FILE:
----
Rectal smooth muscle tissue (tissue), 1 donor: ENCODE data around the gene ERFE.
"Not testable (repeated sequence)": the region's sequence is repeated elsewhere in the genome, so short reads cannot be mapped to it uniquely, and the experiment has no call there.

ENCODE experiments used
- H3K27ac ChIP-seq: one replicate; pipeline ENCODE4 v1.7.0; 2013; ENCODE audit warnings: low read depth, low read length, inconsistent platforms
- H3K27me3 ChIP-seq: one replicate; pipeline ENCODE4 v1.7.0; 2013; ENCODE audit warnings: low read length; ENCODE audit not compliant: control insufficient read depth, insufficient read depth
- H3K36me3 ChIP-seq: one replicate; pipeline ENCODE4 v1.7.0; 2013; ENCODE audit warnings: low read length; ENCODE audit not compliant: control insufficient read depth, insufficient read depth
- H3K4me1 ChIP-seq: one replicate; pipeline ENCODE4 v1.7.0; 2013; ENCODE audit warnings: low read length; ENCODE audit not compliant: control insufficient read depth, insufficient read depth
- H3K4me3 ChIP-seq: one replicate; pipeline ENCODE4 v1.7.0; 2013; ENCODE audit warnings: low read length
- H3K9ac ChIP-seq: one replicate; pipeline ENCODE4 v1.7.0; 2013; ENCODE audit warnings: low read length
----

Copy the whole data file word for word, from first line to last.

Rectal smooth muscle tissue (tissue), 1 donor: ENCODE data around the gene ERFE.
"Not testable (repeated sequence)": the region's sequence is repeated elsewhere in the genome, so short reads cannot be mapped to it uniquely, and the experiment has no call there.

ENCODE experiments used
- H3K27ac ChIP-seq: one replicate; pipeline ENCODE4 v1.7.0; 2013; ENCODE audit warnings: low read depth, low read length, inconsistent platforms
- H3K27me3 ChIP-seq: one replicate; pipeline ENCODE4 v1.7.0; 2013; ENCODE audit warnings: low read length; ENCODE audit not compliant: control insufficient read depth, insufficient read depth
- H3K36me3 ChIP-seq: one replicate; pipeline ENCODE4 v1.7.0; 2013; ENCODE audit warnings: low read length; ENCODE audit not compliant: control insufficient read depth, insufficient read depth
- H3K4me1 ChIP-seq: one replicate; pipeline ENCODE4 v1.7.0; 2013; ENCODE audit warnings: low read length; ENCODE audit not compliant: control insufficient read depth, insufficient read depth
- H3K4me3 ChIP-seq: one replicate; pipeline ENCODE4 v1.7.0; 2013; ENCODE audit warnings: low read length
- H3K9ac ChIP-seq: one replicate; pipeline ENCODE4 v1.7.0; 2013; ENCODE audit warnings: low read length